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Where Does the Money Flow

 From 2003 to 2008, US imports from Switzerland included medicinal, dental and pharmaceutical preparations, increasing from $1.9 billion to $4 billion; jewelry watches, and rings, moving up from $1.5 billion to $2.5 billion; clocks, portable typewriters, and miscellaneous household goods, increasing from $566.2 million to $864 million; other industrial machinery, moving up from $488.8 million to $547 million; and electrical equipment, increasing from $407.5 million to $467million.

 
American imports from Switzerland on the decline included miscellaneous precious metals, falling from $178.1 million to $36.5 million; machine tools, metal working, molding and rolling, moving down from $434.4 million to $455 million; and pulp and paper machinery, declining from $345.8 million to $287.7 million.
 
Top American exports to Switzerland included nonmonetary gold, increasing from $2.7 billion to $8.5 billion; pharmaceutical preparations, moving up from $1.8 billion to $2.5 billion; gem diamonds, rising from $524.8 million to $888 million; and chemicals (organic), increasing from $106 million to $273.5 million. Exports of precious metals rose from $1.1 billion to $1.8 billion; and parts for civilian aircraft, increased from $316.6 million to $1 billion.
 
US exports to Switzerland on the decline included artwork, antiques, and stamps, decreasing from $1.8 billion to $1.5 billion
 
The US sold $271.3 million of defense articles and services to Switzerland in 2007.
 
The US does not give foreign aid to Switzerland.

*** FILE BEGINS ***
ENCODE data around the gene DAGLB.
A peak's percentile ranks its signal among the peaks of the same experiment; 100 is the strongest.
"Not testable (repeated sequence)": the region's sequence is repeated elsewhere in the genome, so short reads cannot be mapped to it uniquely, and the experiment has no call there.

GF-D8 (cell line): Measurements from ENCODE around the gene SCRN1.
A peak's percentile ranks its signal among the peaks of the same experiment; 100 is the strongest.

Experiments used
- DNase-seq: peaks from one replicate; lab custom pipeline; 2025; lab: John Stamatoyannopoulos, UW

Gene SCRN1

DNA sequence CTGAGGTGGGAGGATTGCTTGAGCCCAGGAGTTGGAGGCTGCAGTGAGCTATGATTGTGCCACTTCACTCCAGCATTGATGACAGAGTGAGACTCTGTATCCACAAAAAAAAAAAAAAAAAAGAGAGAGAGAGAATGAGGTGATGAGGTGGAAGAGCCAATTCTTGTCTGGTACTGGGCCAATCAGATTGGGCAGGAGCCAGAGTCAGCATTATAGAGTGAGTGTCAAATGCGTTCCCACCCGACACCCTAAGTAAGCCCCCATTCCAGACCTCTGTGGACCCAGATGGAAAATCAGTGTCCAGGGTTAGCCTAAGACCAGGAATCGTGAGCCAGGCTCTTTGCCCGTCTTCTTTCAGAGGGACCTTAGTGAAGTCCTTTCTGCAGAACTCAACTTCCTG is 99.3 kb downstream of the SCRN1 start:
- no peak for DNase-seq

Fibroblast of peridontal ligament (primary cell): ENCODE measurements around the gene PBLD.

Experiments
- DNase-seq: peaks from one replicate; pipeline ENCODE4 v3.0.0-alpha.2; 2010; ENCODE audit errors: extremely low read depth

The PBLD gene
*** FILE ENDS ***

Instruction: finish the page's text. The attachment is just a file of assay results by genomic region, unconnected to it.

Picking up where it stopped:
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Controversies

Switzerland’s Banks Accused of Aiding Tax Fraud

In July 2008, a US Senate subcommittee accused banks in Switzerland (UBS AG) and Lichtenstein (LGT group, owned by the royal family) of helping wealthy Americans evade paying billions of dollars in taxes. This was done by providing offshore tax havens around the world, and stood to cost US taxpayers around $100 billion per year. The IRS has said it will seek more stringent accounting policies for these banks, and the Senate subcommittee has also taken steps to develop more transparent disclosure policies. The Swiss government is working with the US Senate and the IRS. UBS has agreed to disclose the names of 4,450 individuals who have evaded taxes using secret overseas bank accounts. Tax evaders have been given the option to turn themselves in by September 23, 2009, in exchange for reduced penalties. The IRS has created a new audit division in its Large and Mid-Size Business division especially to deal with the 4,450 cases.
 
Senate: UBS, Liechtenstein aided US tax cheats (Associated Press)                                                    
Why Tax Havens Are a Blessing (by Daniel J. Mitchell, ForeignPolicy.com)
New Offshore Bank Limits for US Clients, UBS Says (by Bernie Becker, New York Times)
UBS to Give 4,450 Names to U.S. (by Carrick Mollenkamp, Laura Saunders, and Even Perez, Wall Street Journal)
 
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Human Rights

 Switzerland has generally not been found in violation of any major human rights issues. However, there are reports of societal abuse and discrimination against religious groups and women and violence by right-wing extremists.

 
Civil Rights
The Swiss government has generally respected citizens’ rights to freedom of speech, assembly, religion, and movement. The following are some reported cases of violations or contentions.
 
According to the State Department Human Rights Report, it is a crime in Switzerland to publish “secret official discussions.” In February 2007 a military court announced that it had indicted three journalists working for the weekly SonntagsBlick for publishing a diplomatic communication. The indictments were criticized by organizations committed to freedom of the press.